Welcome Back, Mel, You Creep. I Missed You

Put it down to my tender Jewish heart, but I’m glad to hear that Mel Gibson’s stricken career, like the man said in Holy Grail, isn’t quite dead, and may even pull through. The Beaver, Gibson’s new film, in which he stars opposite Jodie Foster, opened today to mixed, but mainly positive, reviews. Many of the sympathetic critics think Gibson is the best thing about it. In Rolling Stone, Peter Travers gives him credit for “a high-wire performance of the highest caliber.” Mick La Salle of the San Francisco Chronicle writes: “[Gibson] gives a performance of such pain and insight that he makes the case for himself as an actor again, not a public spectacle.”

It may help that Gibson’s playing a character just as crazy as he is. Having suffered a nervous breakdown, Walter, a CEO, develops a second personality, which he channels through a beaver hand puppet. To Andrew O’Hehir, this looks like “a psychodrama that’s part therapy and part self-criticism. Was it Mel who made those terrible phone calls, or was it the puppet?” In other words, the actor’s relationship to the character is a bit like the character’s relationship to the puppet. In both cases, the first helps the second to explain himself, to beg understanding.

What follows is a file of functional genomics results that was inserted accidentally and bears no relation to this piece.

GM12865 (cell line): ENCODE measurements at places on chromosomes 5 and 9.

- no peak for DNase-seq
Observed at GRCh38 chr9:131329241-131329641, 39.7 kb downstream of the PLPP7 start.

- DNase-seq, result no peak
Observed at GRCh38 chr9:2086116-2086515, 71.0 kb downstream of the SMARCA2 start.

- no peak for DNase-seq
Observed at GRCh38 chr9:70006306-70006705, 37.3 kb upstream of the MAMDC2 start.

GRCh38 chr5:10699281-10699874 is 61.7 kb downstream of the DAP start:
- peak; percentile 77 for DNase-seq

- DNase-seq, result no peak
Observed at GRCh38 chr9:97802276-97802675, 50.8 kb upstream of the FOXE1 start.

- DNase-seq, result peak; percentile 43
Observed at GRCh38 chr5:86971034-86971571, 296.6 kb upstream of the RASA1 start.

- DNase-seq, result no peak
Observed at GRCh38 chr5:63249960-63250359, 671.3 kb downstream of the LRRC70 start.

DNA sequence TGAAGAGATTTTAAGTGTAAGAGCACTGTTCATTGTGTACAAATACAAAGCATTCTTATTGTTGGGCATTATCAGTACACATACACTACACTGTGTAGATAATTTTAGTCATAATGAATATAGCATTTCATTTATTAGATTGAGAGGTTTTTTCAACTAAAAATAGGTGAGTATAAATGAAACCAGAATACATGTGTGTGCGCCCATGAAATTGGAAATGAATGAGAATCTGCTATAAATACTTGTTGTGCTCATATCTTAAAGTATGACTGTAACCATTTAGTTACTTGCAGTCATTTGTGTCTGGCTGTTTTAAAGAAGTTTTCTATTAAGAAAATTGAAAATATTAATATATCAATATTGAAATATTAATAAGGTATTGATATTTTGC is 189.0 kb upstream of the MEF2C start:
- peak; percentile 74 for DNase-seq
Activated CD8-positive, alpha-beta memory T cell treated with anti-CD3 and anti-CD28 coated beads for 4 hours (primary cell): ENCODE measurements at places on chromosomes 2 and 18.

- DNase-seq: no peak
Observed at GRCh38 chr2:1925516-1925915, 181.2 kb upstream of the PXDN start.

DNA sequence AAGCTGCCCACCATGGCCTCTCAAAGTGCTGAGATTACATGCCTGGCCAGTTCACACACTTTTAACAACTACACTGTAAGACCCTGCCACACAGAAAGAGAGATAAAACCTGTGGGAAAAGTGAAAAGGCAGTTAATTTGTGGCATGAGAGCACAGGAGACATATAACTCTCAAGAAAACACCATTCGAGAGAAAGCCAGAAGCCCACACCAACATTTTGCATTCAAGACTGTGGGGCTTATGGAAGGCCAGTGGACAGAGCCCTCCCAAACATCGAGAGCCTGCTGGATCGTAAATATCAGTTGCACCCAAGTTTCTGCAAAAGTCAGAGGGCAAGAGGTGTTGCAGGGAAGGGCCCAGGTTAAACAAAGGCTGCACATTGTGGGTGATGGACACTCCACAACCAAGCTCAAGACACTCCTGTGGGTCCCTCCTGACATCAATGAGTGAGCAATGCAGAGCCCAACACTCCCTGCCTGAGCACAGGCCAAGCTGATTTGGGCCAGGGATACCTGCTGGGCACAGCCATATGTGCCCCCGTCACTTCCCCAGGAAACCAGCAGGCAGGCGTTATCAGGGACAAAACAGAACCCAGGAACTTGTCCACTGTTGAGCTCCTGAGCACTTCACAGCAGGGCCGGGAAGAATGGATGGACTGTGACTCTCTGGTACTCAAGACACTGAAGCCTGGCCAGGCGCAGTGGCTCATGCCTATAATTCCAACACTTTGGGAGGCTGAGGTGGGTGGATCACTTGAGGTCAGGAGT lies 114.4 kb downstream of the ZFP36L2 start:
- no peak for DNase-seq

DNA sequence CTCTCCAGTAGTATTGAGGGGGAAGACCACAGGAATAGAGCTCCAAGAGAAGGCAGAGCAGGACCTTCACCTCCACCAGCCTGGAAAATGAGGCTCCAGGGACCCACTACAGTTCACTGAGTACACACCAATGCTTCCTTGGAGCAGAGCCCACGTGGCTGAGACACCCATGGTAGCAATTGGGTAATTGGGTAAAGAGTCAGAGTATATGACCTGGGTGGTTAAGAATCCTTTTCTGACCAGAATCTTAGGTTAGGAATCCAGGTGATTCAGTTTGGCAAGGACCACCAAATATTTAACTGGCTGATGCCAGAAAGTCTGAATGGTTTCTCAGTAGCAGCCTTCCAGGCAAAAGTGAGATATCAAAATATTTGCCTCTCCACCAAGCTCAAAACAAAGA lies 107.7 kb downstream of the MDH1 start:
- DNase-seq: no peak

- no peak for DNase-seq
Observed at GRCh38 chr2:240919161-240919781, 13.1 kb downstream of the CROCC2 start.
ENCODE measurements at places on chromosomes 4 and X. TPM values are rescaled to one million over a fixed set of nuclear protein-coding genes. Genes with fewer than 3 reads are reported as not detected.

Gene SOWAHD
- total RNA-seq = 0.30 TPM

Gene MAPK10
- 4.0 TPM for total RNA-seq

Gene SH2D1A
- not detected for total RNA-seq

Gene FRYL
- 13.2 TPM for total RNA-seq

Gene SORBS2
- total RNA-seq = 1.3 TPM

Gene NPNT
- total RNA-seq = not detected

Really, I can’t put my finger on why I’m feeling so sentimental about Mel Gibson — not after his anti-Semitic tantrum, his racist tantrum, his domestic- partner abuse, his…you name it. His films never did all that much for me. I’m too big a history geek not to have hooted at the sight of William Wallace in a kilt, or the thought of him siring Edward III. I liked the idea of Passion more than I liked the film itself, and I knew I had no hope of sitting through Apocalypto. It just sounded too…apocalyptic.

I suppose I could tell that his vision was unique, and his talents were rare. Joe Queenan, one of the writers I’d most like to be when I grow up, pleads Gibson’s cause. That he does so somewhat grudgingly makes him all the more credible.